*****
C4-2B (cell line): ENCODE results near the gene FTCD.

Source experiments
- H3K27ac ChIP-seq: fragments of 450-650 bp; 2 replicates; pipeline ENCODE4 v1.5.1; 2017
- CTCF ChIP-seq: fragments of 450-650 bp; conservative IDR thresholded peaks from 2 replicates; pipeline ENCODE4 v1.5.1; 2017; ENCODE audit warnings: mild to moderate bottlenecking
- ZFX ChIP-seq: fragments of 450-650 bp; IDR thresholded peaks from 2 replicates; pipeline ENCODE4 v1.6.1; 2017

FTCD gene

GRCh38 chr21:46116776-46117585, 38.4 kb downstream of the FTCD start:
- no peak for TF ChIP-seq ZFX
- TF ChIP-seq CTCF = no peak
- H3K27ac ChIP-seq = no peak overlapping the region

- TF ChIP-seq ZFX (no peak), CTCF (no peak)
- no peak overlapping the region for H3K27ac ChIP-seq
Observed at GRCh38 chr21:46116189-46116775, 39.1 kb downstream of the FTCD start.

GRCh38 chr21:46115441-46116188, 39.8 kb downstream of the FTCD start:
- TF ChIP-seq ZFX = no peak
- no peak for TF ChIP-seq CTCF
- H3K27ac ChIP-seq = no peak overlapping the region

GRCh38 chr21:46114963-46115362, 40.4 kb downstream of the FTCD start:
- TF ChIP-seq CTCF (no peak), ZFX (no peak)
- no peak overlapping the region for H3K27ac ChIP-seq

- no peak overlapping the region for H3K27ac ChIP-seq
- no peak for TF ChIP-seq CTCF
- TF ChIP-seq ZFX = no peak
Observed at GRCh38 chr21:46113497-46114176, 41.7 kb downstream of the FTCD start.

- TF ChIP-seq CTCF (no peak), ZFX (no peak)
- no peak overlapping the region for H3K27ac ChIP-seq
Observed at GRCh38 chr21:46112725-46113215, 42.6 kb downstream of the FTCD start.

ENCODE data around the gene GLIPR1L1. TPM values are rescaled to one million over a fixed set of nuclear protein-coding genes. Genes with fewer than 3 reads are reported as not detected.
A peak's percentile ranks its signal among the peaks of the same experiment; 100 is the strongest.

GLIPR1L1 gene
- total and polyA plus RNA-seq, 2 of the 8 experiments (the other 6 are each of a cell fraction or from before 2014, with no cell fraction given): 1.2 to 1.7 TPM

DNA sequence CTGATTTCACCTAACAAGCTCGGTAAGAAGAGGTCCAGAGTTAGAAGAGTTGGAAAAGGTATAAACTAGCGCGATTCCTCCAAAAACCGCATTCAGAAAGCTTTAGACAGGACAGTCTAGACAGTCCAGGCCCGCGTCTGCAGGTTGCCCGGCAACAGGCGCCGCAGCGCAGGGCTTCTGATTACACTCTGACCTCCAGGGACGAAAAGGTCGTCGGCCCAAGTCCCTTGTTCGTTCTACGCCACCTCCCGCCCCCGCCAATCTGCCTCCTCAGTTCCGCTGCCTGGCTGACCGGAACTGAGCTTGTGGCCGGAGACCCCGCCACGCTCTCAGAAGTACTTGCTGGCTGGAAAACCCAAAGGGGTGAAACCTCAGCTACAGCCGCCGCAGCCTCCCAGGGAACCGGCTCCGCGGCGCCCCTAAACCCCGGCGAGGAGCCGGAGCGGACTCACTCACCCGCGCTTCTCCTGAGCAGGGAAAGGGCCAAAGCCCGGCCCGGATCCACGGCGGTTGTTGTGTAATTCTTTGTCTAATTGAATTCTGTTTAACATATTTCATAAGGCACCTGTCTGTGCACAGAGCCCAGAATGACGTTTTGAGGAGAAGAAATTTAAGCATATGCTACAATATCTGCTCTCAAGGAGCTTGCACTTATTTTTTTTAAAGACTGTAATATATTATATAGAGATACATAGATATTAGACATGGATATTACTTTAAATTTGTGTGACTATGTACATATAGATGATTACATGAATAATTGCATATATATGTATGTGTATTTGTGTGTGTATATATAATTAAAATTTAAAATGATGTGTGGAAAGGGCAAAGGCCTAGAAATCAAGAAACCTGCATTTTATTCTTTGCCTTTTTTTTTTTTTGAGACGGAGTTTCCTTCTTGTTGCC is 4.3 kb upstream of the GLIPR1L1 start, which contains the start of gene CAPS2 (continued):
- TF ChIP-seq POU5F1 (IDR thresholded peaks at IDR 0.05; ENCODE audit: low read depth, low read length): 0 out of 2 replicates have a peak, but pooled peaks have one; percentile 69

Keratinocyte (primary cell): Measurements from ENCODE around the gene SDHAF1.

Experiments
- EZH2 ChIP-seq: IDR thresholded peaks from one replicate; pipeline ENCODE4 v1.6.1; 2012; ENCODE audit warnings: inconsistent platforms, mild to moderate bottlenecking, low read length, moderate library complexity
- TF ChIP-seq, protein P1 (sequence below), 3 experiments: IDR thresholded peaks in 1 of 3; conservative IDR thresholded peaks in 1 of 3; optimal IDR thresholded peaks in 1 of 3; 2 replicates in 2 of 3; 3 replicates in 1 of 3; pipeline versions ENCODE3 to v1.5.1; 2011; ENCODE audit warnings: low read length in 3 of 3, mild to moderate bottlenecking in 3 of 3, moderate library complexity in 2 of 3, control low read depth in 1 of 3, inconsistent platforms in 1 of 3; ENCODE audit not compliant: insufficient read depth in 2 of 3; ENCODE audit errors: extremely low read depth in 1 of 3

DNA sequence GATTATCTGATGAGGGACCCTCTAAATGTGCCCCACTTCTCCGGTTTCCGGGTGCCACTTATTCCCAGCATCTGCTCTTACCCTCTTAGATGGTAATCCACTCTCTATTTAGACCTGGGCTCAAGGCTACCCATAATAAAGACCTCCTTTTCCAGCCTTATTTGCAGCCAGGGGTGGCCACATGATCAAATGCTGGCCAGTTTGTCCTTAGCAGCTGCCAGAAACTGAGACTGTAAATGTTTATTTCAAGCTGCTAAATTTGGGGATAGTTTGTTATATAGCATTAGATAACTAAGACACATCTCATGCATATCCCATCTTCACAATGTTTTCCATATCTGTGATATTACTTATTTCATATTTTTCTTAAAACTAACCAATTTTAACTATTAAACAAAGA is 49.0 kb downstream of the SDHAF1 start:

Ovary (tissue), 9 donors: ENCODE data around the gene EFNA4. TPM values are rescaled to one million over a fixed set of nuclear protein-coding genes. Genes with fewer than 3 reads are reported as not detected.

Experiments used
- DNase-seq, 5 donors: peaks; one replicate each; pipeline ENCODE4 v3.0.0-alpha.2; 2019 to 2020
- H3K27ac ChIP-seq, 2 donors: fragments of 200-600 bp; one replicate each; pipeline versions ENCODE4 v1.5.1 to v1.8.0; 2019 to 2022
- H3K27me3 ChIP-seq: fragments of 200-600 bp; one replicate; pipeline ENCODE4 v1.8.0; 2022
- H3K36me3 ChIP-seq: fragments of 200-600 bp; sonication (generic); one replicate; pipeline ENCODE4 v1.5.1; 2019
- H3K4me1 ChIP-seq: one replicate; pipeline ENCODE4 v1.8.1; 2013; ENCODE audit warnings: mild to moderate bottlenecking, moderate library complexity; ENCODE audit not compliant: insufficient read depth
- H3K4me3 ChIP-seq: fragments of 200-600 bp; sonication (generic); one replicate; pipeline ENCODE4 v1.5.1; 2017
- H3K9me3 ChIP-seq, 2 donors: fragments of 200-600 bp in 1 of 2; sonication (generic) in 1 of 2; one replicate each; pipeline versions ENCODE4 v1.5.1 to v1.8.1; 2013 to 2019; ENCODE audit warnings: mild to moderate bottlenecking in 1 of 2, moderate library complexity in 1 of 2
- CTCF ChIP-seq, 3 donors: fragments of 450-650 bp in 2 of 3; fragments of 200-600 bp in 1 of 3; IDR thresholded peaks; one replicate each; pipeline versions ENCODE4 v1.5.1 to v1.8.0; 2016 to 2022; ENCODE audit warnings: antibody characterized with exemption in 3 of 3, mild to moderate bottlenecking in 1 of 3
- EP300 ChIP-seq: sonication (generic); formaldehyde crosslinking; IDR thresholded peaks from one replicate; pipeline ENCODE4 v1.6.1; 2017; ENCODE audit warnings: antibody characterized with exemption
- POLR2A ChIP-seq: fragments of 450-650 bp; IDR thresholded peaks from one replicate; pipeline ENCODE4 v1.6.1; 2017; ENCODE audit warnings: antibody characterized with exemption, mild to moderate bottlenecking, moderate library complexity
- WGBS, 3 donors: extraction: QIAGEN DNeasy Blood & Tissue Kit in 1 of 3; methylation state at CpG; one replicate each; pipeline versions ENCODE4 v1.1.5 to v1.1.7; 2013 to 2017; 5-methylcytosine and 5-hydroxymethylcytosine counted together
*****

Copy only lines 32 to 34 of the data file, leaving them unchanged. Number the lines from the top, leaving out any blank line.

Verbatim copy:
DNA sequence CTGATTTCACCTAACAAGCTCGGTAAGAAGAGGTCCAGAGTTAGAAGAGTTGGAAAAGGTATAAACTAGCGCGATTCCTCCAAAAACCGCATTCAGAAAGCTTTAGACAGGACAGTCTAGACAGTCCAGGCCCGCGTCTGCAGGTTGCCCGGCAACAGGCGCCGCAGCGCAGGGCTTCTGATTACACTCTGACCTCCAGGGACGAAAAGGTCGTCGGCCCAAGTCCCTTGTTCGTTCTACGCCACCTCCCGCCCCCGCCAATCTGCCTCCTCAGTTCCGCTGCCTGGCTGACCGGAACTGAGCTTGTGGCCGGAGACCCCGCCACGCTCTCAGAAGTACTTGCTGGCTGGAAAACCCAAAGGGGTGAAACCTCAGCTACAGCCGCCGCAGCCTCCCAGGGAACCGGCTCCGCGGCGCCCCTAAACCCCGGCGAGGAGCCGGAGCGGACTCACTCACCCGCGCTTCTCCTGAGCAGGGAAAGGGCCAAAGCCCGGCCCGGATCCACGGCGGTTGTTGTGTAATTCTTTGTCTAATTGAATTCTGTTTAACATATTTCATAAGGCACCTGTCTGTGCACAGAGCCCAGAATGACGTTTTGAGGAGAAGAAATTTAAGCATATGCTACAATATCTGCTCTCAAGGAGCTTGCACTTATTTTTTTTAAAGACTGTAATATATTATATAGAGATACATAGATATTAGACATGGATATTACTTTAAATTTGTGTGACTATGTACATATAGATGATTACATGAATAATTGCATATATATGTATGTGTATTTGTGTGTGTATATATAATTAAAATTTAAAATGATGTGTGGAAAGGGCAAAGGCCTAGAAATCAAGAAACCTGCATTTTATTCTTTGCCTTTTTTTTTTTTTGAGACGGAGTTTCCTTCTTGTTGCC is 4.3 kb upstream of the GLIPR1L1 start, which contains the start of gene CAPS2 (continued):
- TF ChIP-seq POU5F1 (IDR thresholded peaks at IDR 0.05; ENCODE audit: low read depth, low read length): 0 out of 2 replicates have a peak, but pooled peaks have one; percentile 69

Keratinocyte (primary cell): Measurements from ENCODE around the gene SDHAF1.